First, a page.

The third recurring theme in the novel is that of hero worship: an emotion that women all across the world are only too familiar with. Throughout the novel, all female characters, whether big or small, consequential or inconsequential, grow up worshipping and trying to emulate one or the other actresses of the times. The common denominator among them, however, was that these were all white actresses. The situation, thus, lends itself to irony: a black woman trying to achieve the standards of such beauty as is biologically impossible. Pecola’s mother is a fan of Jean Harlow, and wears her hair the same way as the latter. Pecola, on the other hand, constantly tries to emulate the pale, skinny, and perfect Shirley Temple, going as far as consuming great amounts of milk just to see her face on the cup. Women who find themselves in the same predicament as Pecola will identify – they will be no strangers to the feeling of fantasizing themselves to be as beautiful as their favourite actresses. There desires are also sometimes accompanied by the want to change, if not all, at least some part of their anatomy, so they would be considered beautiful despite their very ‘obvious’ shortcomings.
The cycle of self-hatred in Pecola’s life is also noteworthy. Pecola was abused not only outside her home, but also inside it. The maternal figure is the one arbitrarily accepting all shortcomings in her child, and persuading him or her to climb out of it. Pecola’s mother, however, uses her daughter’s dark skin as a weapon to wound her emotionally and mentally, without realizing that it could not have neither her nor Pecola’s fault.
Moreover, Pecola’s desire to be beautiful is also seen as more of an indignant demand than a desperate cry fuelled by the spurns directed her way. In her own words, Morrison describes her efforts as asking, and not trying, as if Pecola were not entitled to be beautiful – ‘Here was an ugly little black girl asking for beauty’ CITATION Mor70 p 174 l 16393 (Morrison 174). Pecola’s desire to be considered beautiful is thus seen as the effort of a young black girl asking for something more than she could ever have, as if asking for more money.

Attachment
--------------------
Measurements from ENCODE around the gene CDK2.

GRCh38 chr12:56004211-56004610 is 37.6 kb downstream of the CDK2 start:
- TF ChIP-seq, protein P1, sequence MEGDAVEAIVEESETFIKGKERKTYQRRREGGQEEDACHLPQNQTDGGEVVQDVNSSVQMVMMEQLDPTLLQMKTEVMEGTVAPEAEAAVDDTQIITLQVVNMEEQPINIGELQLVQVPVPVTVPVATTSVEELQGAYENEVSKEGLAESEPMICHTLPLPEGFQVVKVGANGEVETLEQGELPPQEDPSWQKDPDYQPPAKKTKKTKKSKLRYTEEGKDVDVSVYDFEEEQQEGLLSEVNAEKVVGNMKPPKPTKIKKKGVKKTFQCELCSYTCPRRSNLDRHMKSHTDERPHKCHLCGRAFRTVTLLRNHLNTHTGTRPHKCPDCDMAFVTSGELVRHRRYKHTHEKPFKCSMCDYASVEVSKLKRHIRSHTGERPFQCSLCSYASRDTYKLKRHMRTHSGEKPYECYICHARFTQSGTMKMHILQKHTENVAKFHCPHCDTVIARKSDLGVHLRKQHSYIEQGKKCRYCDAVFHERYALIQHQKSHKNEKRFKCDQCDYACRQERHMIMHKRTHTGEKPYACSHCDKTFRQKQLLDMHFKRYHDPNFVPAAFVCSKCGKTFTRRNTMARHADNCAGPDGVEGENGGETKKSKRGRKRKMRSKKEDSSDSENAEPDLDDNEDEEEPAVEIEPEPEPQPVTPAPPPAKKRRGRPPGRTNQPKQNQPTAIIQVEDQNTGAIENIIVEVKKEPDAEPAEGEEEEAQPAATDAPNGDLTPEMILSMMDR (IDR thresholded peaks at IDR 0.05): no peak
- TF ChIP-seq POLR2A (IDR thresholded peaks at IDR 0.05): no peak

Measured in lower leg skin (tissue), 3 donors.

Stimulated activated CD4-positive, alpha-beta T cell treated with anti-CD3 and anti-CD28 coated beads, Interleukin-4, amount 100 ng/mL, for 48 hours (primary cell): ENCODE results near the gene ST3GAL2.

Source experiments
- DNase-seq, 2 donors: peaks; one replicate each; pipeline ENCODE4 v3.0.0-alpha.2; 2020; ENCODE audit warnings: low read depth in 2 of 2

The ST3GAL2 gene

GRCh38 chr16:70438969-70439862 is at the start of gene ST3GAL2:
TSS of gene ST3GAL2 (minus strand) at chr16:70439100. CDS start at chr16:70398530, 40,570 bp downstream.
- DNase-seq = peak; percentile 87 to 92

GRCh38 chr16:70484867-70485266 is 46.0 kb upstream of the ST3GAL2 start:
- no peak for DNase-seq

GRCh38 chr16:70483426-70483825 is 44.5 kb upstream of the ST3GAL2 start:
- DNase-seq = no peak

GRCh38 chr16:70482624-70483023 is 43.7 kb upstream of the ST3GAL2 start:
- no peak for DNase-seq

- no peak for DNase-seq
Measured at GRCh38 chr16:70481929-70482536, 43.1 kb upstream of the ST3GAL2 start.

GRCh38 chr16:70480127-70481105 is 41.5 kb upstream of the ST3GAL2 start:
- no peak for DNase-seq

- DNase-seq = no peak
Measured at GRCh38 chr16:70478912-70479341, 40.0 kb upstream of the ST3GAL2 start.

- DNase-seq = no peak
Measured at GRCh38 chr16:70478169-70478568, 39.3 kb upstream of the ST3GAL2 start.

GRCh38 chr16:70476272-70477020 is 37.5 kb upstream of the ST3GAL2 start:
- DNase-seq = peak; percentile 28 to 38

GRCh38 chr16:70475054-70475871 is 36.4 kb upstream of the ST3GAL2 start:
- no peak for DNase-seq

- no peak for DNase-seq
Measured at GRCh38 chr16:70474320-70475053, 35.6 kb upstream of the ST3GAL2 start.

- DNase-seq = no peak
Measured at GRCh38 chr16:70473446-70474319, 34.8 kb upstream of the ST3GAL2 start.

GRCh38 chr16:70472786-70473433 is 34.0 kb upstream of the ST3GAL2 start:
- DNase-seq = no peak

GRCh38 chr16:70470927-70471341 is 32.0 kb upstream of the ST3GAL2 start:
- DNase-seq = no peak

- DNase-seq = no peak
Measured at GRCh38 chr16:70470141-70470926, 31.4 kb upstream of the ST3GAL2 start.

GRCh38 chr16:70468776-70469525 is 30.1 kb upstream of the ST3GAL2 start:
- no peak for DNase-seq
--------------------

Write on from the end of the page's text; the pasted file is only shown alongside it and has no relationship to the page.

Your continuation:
The driving factors in Pecola’s life are the blue eyes themselves. Pecola’s heroine, Shirley Temple, has blue eyes, and these are the same type that she desires. In many ways, the blue eyes depict the supremacy of the race, based on which a nation, divided along the lines of colour and race, decides the commonly accepted power structure. This is depicted early on in the novel, when it starts with the description of the ideal white family—Dick and Jane and their loving parents. A contrast to Pecola’s own dysfunctional familial unit, this family represents what the contemporary America considered the perfect definition of life. It is also the way that a dominant culture expresses its supremacy, by teaching its young the difference between races, and cultivating the feeling of being superior to others early on in their lives CITATION Gre98 p 24 l 16393 (Grewal 24).
Moreover, this kind of education not only benefits the suppressor, but also leads to the victim supressing herself or himself as a person of colour. It encourages them to internalize, or conform to, the formally accepted standard of beauty – being white CITATION Gib89 p 20 l 16393 (Gibson 20).